- Emergency Consultation Services
- Risk Management Services
- Who We Are
- Our People
- What We Do
- Why We Are Different
- What’s New
- Where We Are
By: Rob Cutbirth
Claim experience on a local or national basis, or generalized soft or hard insurance market conditions, can affect an insurer’s decision on pricing and offered coverage terms. Premiums and underwriting guidelines may change to address market or loss experience concerns. Coverage benefits may be expanded or contracted to address competition or fiscal concerns. One often forgotten constant that continues to impact insurer/insured and insurer/broker relationships, however, are public policy coverage limitations imposed by statute or court-defined public policies.
“Implied” coverage exclusions are commonly triggered in D&O, E&O, and EPL claims, where covered forms of conduct can implicate “intentional” or “self-dealing” acts, or restitutionary, remedial or punitive damages, “excluded” as a matter of public policy not identified in a policy or its endorsements. Definitions of “loss” or “damage” may state no coverage exists for amounts deemed uninsurable under the law governing the application of the policy to a given claim, even experienced brokers and insureds are often unaware of such limitations, let alone how they impact an insurer’s right to assign counsel, manage the claim, and/or limit its settlement or judgment contributions. This can be particularly confusing given the fact insurers often address these issues differently, even when confronted with similar claims in the same jurisdiction.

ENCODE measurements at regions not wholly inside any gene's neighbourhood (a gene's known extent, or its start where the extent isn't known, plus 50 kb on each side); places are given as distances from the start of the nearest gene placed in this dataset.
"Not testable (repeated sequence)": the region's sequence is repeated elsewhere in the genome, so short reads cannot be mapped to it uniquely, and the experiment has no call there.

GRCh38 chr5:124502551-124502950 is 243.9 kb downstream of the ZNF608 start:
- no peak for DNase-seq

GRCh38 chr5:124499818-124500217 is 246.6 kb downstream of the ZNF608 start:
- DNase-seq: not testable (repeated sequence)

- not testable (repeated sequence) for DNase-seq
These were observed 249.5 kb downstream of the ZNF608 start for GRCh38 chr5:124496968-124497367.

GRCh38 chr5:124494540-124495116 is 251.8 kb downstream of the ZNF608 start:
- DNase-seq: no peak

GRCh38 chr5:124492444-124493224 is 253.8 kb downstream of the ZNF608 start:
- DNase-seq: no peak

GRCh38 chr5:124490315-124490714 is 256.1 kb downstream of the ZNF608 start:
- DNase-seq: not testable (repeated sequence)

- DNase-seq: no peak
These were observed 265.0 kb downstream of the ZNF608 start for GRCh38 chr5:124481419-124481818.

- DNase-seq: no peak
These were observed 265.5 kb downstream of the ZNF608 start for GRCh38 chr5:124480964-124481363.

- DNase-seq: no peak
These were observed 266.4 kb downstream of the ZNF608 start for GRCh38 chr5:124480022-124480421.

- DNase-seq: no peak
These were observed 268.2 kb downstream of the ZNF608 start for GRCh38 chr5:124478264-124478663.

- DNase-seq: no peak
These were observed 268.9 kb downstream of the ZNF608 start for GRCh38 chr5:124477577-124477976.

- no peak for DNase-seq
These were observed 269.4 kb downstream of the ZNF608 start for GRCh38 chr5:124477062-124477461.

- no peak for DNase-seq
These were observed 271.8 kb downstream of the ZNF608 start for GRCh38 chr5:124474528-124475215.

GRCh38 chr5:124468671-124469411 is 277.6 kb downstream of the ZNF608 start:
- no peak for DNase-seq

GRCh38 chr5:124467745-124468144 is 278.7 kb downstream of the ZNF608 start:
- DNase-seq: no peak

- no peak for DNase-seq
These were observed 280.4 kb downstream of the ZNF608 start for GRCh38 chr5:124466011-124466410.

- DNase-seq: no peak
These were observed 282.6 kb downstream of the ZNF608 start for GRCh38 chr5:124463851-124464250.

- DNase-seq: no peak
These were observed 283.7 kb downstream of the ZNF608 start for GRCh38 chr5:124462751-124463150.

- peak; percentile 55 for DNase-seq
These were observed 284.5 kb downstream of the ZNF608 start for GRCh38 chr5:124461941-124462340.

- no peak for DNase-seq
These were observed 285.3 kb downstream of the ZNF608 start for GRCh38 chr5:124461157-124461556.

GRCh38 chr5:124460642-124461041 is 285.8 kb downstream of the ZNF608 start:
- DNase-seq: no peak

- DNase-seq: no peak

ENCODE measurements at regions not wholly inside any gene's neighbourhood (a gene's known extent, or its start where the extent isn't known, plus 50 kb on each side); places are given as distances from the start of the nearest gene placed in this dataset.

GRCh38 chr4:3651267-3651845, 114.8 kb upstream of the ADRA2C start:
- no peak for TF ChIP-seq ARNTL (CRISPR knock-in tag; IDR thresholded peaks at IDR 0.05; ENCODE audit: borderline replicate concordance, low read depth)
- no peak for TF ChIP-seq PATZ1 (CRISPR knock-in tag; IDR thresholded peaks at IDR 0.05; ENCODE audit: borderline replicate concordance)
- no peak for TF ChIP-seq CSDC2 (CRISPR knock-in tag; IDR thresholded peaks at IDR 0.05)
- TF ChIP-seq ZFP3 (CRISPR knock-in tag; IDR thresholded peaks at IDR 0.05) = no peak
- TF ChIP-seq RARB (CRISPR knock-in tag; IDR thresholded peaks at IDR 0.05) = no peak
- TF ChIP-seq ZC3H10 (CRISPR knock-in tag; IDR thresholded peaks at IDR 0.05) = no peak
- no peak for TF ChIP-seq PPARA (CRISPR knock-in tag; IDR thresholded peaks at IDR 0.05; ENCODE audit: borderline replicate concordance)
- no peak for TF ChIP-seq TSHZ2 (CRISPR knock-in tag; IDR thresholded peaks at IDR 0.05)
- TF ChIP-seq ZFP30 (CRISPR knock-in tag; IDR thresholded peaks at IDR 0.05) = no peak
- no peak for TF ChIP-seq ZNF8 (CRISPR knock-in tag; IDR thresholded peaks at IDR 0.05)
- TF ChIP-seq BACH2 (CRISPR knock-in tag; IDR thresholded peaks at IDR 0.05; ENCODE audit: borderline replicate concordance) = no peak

As claims and coverage counsel, we often advise clients to take the following steps to avoid harm to important business relationships, and improve the efficient handling of claims:
The “unwritten” exclusions that can limit coverage rights present challenges to all concerned. They cannot be overlooked in terms of their financial and relational impact for both insurers and insureds, with the use of skilled claims and/or coverage professional important to successfully navigating their impact on challenging claims.
If you have any questions or would like more information, please contact Rob Cutbirth at firstname.lastname@example.org.